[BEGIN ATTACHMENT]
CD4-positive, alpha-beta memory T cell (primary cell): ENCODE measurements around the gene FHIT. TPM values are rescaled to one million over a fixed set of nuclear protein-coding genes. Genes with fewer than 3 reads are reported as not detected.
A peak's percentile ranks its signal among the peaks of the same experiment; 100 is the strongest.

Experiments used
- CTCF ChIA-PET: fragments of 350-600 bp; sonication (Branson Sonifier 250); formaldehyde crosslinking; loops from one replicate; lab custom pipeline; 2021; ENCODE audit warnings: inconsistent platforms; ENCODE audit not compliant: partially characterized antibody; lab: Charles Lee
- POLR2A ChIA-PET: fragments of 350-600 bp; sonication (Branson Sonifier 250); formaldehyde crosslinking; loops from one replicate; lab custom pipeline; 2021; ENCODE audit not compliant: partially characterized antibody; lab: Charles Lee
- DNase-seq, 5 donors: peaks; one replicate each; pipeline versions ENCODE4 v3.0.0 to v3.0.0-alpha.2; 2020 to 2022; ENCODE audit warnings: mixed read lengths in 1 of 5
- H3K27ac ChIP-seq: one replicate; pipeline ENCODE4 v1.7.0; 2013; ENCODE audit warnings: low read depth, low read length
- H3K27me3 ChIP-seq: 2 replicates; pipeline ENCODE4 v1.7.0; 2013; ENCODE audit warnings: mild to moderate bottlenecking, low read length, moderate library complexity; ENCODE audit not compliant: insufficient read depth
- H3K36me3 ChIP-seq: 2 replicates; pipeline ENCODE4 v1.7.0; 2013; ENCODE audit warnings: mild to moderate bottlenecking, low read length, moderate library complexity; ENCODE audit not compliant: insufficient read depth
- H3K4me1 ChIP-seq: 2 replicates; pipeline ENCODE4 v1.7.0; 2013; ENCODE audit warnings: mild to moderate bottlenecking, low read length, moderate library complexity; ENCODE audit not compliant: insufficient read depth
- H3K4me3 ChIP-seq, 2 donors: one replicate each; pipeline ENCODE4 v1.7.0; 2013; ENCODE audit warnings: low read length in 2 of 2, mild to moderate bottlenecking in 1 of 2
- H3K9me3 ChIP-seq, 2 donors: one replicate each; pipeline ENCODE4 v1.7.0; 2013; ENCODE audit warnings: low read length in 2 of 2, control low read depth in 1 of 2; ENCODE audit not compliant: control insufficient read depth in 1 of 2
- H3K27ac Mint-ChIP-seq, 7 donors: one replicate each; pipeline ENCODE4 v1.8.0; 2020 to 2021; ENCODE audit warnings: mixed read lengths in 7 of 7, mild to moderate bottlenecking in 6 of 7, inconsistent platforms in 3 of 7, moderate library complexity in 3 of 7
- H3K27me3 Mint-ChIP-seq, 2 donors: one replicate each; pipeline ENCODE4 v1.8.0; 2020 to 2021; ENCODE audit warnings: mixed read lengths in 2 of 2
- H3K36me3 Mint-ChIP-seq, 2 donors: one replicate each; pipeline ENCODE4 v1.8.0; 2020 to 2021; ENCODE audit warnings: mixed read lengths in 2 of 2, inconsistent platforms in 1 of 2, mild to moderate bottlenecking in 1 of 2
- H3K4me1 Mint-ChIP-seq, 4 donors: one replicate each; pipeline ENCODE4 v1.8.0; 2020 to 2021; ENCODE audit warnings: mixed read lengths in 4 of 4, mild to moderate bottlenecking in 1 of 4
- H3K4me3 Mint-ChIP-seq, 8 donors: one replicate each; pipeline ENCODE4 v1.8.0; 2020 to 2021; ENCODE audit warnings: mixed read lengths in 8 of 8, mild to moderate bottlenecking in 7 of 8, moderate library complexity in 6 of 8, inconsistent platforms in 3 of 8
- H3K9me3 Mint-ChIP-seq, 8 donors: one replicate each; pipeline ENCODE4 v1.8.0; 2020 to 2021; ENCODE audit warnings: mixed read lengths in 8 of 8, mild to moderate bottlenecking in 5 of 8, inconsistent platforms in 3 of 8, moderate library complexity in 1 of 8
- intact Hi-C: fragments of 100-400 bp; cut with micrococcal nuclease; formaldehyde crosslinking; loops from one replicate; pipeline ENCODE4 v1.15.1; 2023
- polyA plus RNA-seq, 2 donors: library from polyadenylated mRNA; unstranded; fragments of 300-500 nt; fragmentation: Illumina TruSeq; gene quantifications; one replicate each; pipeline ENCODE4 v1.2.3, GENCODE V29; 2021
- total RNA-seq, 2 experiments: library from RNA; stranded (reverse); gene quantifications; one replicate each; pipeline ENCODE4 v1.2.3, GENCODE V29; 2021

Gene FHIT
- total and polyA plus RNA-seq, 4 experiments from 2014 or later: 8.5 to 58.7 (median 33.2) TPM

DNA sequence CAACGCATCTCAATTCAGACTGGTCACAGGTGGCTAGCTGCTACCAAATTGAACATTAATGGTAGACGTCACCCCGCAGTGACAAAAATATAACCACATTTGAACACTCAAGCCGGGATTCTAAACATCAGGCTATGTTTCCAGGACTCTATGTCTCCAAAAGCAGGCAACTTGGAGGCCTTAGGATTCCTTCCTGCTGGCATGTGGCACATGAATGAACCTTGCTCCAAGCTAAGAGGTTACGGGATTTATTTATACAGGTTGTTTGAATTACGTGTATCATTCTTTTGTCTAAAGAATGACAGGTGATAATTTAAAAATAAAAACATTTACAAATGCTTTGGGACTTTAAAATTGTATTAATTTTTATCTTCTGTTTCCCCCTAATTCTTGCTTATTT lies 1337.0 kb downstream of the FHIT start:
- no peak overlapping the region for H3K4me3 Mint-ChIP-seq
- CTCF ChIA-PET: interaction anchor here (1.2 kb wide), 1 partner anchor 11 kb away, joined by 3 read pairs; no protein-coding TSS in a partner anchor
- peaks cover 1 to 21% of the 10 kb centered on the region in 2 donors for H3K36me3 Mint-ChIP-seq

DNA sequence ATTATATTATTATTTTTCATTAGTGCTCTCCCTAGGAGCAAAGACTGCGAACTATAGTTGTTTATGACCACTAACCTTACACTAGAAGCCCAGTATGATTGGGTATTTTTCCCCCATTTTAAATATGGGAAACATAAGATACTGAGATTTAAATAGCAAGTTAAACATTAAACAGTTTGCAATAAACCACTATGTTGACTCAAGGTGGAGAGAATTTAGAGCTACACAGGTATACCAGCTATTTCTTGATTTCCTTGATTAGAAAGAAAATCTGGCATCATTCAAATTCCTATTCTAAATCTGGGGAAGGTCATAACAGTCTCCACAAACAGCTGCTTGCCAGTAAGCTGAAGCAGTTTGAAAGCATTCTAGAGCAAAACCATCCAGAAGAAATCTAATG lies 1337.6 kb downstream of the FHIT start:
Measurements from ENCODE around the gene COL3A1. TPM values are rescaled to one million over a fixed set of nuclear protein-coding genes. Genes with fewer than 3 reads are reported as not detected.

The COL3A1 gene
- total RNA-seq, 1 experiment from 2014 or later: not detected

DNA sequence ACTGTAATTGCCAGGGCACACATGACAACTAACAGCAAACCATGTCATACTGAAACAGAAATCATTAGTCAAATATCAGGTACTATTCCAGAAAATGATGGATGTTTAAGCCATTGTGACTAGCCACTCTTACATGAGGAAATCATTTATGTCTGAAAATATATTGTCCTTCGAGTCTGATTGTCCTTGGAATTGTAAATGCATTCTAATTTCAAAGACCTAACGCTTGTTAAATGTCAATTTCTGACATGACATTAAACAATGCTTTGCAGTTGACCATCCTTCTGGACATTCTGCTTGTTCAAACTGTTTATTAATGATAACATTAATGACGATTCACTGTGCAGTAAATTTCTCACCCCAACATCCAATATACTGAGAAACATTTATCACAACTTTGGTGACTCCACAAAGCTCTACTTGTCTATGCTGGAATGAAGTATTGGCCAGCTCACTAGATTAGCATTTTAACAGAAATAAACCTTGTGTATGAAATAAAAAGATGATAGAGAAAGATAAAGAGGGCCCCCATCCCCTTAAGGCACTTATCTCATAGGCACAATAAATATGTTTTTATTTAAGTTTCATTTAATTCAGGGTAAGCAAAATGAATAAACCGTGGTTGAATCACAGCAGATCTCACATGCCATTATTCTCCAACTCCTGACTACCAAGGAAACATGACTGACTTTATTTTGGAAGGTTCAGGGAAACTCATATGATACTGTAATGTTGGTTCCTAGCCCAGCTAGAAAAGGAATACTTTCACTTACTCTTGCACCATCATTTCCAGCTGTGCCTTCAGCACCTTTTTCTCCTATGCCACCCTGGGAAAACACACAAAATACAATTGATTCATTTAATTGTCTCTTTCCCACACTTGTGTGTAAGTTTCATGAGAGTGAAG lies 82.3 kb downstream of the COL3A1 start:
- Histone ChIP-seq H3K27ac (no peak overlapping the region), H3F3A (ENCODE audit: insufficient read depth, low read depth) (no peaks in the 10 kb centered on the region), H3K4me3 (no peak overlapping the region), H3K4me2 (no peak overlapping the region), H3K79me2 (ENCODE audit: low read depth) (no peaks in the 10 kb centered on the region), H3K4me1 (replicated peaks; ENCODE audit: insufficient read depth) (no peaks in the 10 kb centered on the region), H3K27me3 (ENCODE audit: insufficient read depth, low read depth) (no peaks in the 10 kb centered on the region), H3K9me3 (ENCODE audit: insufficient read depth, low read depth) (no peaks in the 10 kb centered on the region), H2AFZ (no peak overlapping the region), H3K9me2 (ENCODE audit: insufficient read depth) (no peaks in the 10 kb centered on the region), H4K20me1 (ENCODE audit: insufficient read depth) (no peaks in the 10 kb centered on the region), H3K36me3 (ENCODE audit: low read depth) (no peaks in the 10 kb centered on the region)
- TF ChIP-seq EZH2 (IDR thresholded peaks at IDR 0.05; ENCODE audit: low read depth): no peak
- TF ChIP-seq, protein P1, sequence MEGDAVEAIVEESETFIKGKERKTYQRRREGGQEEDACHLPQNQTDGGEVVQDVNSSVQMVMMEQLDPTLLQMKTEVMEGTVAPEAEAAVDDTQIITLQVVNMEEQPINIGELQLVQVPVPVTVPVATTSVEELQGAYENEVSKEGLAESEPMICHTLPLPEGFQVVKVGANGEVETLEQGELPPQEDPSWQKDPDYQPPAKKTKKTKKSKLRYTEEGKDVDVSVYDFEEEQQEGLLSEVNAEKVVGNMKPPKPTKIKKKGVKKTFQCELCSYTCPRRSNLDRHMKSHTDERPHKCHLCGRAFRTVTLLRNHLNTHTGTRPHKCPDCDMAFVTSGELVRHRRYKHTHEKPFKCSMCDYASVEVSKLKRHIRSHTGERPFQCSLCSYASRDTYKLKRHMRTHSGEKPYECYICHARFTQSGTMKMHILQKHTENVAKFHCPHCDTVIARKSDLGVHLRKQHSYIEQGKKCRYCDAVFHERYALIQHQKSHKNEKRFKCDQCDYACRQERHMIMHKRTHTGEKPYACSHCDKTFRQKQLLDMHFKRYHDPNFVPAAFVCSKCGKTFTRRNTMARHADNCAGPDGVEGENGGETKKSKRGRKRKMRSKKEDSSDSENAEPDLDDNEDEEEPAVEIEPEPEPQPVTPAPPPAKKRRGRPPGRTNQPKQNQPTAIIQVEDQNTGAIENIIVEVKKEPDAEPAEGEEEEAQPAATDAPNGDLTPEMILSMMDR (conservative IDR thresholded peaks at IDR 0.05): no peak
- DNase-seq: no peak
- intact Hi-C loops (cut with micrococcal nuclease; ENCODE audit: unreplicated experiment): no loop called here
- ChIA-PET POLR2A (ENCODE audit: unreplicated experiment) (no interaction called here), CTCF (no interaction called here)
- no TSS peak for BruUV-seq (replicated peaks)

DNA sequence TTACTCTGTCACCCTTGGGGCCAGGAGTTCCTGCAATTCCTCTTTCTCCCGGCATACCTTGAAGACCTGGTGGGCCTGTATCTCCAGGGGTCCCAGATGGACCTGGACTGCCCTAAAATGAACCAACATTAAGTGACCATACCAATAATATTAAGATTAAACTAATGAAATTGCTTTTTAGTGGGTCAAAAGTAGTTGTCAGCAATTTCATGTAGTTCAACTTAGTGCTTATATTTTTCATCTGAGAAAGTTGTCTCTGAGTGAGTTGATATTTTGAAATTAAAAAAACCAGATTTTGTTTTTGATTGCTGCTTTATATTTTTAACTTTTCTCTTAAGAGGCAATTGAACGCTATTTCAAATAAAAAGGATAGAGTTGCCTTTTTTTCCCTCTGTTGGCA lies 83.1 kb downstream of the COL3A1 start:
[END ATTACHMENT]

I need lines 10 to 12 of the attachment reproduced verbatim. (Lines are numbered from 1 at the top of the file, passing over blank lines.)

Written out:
- H3K4me1 ChIP-seq: 2 replicates; pipeline ENCODE4 v1.7.0; 2013; ENCODE audit warnings: mild to moderate bottlenecking, low read length, moderate library complexity; ENCODE audit not compliant: insufficient read depth
- H3K4me3 ChIP-seq, 2 donors: one replicate each; pipeline ENCODE4 v1.7.0; 2013; ENCODE audit warnings: low read length in 2 of 2, mild to moderate bottlenecking in 1 of 2
- H3K9me3 ChIP-seq, 2 donors: one replicate each; pipeline ENCODE4 v1.7.0; 2013; ENCODE audit warnings: low read length in 2 of 2, control low read depth in 1 of 2; ENCODE audit not compliant: control insufficient read depth in 1 of 2